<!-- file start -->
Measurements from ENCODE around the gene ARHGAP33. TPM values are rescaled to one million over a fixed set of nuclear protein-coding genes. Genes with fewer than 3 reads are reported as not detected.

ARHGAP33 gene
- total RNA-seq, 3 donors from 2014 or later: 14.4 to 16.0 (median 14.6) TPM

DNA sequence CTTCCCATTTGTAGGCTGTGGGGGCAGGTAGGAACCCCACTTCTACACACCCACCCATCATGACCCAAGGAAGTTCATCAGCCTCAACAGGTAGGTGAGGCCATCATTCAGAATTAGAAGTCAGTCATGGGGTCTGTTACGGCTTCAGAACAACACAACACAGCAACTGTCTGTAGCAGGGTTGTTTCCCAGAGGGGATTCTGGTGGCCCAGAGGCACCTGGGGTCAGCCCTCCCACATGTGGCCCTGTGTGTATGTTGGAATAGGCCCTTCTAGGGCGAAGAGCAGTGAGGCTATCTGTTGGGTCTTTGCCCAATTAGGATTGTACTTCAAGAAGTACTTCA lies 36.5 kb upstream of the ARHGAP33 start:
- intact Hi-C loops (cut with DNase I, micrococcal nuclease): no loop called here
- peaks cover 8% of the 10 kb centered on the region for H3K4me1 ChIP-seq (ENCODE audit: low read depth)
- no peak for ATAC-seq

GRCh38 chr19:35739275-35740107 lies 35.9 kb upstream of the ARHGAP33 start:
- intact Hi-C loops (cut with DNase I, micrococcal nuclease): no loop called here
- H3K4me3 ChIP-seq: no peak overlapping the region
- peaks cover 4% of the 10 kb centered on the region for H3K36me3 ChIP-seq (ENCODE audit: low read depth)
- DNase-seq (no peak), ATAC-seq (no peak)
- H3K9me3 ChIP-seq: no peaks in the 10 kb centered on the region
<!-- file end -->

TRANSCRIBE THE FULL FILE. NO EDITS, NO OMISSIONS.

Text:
Measurements from ENCODE around the gene ARHGAP33. TPM values are rescaled to one million over a fixed set of nuclear protein-coding genes. Genes with fewer than 3 reads are reported as not detected.

ARHGAP33 gene
- total RNA-seq, 3 donors from 2014 or later: 14.4 to 16.0 (median 14.6) TPM

DNA sequence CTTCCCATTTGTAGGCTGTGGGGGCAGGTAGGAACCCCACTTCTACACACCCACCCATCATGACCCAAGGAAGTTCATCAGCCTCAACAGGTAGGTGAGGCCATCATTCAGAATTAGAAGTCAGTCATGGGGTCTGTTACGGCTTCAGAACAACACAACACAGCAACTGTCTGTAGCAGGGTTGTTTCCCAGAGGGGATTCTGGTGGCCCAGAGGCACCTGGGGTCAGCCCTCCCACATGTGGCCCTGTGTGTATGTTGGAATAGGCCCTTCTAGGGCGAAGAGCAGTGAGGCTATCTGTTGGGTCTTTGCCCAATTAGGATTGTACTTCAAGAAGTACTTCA lies 36.5 kb upstream of the ARHGAP33 start:
- intact Hi-C loops (cut with DNase I, micrococcal nuclease): no loop called here
- peaks cover 8% of the 10 kb centered on the region for H3K4me1 ChIP-seq (ENCODE audit: low read depth)
- no peak for ATAC-seq

GRCh38 chr19:35739275-35740107 lies 35.9 kb upstream of the ARHGAP33 start:
- intact Hi-C loops (cut with DNase I, micrococcal nuclease): no loop called here
- H3K4me3 ChIP-seq: no peak overlapping the region
- peaks cover 4% of the 10 kb centered on the region for H3K36me3 ChIP-seq (ENCODE audit: low read depth)
- DNase-seq (no peak), ATAC-seq (no peak)
- H3K9me3 ChIP-seq: no peaks in the 10 kb centered on the region